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Report | NHPIRG | Transportation

Fixing it First

America’s infrastructure is showing its age. Our nation’s roads, highways and bridges have increasingly received failing scores on maintenance and upkeep. For the nation’s bridges, lack of maintenance can result in the sudden closure of a critical transportation link or, far worse, a collapse that results in lost lives and a significant loss in regional economic productivity.

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Report | NHPIRG | Health Care

Making The Grade

When it comes to health care, there are few magic-bullet solutions for the many problems consumers face in the marketplace: insurers don’t compete for their business, leading to higher prices and lower quality. Important information about coverage is buried in the fine print, making it hard to know what’s really covered or which plan is right. And costs are continuing their unsustainable rise.  Yet there are policy solutions that can make a difference and give consumers a better deal on health care.

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Trouble in Toyland

The 2011 Trouble in Toyland report is our 26th annual survey of toy safety. In this report, we provide safety guidelines for consumers when purchasing toys for young children and provide examples of toys currently on store shelves that may pose potential safety hazards.

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Blog Post | Consumer Protection

This New Year, Celebrate the CFPB | Ed Mierzwinski

This month, we published our 8th report based on analyzing consumer complaints collected in the CFPB's Public Consumer Complaint Database. The release of "Big Banks, Big Overdraft Fees" provides a good year-end opportunity to summarize a few of the reasons to be thankful for the Consumer Financial Protection Bureau, which took over in July 2011 as the first federal regulator with just one job: protecting consumers from unfair financial practices. The idea of the CFPB needs no defense, only more defenders.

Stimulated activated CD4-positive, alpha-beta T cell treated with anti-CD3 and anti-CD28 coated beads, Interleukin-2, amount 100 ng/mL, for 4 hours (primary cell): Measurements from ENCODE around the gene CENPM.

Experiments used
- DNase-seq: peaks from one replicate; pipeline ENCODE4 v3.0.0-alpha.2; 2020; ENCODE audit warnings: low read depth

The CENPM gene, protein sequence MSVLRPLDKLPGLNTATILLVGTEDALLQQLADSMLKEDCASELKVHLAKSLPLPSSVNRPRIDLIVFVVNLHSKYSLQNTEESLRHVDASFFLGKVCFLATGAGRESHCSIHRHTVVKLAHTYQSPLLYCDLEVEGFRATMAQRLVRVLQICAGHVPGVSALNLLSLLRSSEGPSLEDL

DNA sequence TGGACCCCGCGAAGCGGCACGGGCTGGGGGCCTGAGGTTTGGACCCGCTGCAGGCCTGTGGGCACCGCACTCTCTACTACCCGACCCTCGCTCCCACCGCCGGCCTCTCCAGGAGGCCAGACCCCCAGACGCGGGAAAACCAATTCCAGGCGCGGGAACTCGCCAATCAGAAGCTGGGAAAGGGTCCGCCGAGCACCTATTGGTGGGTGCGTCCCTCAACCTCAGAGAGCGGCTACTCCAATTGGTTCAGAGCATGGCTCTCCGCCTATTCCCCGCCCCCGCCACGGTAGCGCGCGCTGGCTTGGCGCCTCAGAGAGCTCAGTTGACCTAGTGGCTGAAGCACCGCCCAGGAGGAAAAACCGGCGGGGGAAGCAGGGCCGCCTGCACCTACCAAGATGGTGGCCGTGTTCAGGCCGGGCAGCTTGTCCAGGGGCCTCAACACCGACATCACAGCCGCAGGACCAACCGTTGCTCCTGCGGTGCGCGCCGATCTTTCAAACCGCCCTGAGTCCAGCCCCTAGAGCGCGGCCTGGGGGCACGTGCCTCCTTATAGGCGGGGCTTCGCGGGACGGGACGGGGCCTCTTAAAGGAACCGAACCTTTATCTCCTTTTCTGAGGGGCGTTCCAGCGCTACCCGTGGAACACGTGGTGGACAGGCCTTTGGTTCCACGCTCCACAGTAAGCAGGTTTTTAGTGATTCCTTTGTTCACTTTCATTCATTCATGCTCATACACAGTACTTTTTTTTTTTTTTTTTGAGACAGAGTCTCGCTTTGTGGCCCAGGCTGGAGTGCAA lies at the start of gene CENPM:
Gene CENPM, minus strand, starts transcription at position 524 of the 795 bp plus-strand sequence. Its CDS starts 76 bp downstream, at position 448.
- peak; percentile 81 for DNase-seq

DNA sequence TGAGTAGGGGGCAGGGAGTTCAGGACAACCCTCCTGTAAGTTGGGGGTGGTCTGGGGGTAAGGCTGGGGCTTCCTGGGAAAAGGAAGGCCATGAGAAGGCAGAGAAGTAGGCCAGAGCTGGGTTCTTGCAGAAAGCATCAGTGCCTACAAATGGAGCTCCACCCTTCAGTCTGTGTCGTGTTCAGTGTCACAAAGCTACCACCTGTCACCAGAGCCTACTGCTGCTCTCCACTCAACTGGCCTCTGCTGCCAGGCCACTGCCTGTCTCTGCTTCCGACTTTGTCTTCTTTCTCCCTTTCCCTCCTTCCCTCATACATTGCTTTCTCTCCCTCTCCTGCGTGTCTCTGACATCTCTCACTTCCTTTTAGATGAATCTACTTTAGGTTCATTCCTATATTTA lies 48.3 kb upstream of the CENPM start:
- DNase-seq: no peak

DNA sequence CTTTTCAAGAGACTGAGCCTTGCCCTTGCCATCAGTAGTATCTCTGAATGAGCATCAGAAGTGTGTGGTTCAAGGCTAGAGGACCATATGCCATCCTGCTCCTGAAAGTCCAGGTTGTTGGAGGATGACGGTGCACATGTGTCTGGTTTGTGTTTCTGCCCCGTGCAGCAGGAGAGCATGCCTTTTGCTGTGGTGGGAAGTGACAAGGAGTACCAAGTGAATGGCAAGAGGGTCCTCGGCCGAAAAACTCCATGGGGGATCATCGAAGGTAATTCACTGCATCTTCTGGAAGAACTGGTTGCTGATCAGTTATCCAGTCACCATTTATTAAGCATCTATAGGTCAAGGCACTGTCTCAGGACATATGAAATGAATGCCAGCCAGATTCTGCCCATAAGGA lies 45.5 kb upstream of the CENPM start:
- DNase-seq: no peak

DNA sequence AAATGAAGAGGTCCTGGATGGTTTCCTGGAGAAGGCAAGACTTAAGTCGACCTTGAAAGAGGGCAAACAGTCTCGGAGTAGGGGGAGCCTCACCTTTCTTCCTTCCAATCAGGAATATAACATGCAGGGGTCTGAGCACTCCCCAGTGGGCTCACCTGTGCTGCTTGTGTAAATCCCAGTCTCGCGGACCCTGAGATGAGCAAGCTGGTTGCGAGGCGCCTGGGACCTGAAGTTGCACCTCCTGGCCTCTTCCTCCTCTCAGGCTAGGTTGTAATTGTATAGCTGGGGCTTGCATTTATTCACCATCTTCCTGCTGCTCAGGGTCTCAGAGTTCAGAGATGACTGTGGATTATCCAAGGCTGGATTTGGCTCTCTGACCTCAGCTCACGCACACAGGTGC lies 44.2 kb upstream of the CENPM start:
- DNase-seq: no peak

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Blog Post | Consumer Protection

Addicted to Hand Sanitizer: A Wells Fargo Scandal Update | Ed Mierzwinski

More questions continue to be raised about the Wells Fargo scandal. When did it really start- 2013, 2011 or 2005? What did execs know and when did they know it? How many frontline employees were fired because they complained as whistleblowers? Does setting up a fake account constitute criminal identity theft? Should deposed chairman and CEO John Stumpf go to jail? If the culture was pure, how did a frontline worker get "addicted to (drinking) hand sanitizer? Should he pay back more bonus compensation? Here's a flyaround of some of what's going on. By the way, did you know that even the Better Business Bureau has thrown Wells out?

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Blog Post | Consumer Protection

Consumer Financial Protection Bureau: By the numbers | Kathryn Lee

The Consumer Financial Protection Bureau released a breakdown of their successes they’ve had in the short five-year period they’ve been established. We're very proud to have been a part of building it and defending it; we're also very proud of the many achievements the youthful CFPB has made to make the financial marketplace fairer for consumers.

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Blog Post | Public Health

Calling for Big Action on Antibiotics in the Big Apple | Steve Blackledge

Last week, we were in New York City, where the United Nations General Assembly spent an entire day discussing antibiotic resistance, “the biggest threat to modern medicine.” Experts estimate that more than 700,000 people worldwide die from antibiotic-resistant infections each year, including 23,000 in the United States—a number that could grow to 10 million globally by 2050.

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Blog Post | Consumer Protection

Will Wells Fargo CEO Tell Senate "No Clawbacks" of Exec's Golden Parachute? | Ed Mierzwinski

Wells Fargo CEO John Stumpf goes before the Senate Banking Committee Tuesday (9/20) to explain the recent $185 million in combined civil penalties by the CFPB and other regulators over a sales goals incentive scandal that led to employees opening some 2 million fake, secret accounts without the knowledge of customers. How will he respond to the growing public clamor for a clawback of bonuses paid his top retail executive Carrie Tolstedt, whose retirement with a $125 million golden parachute package had been announced earlier this summer? 

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Defend the CFPB

Tell your senators to oppose the “Financial CHOICE Act,” which would gut Wall Street reforms and destroy the Consumer Financial Protection Bureau as we know it.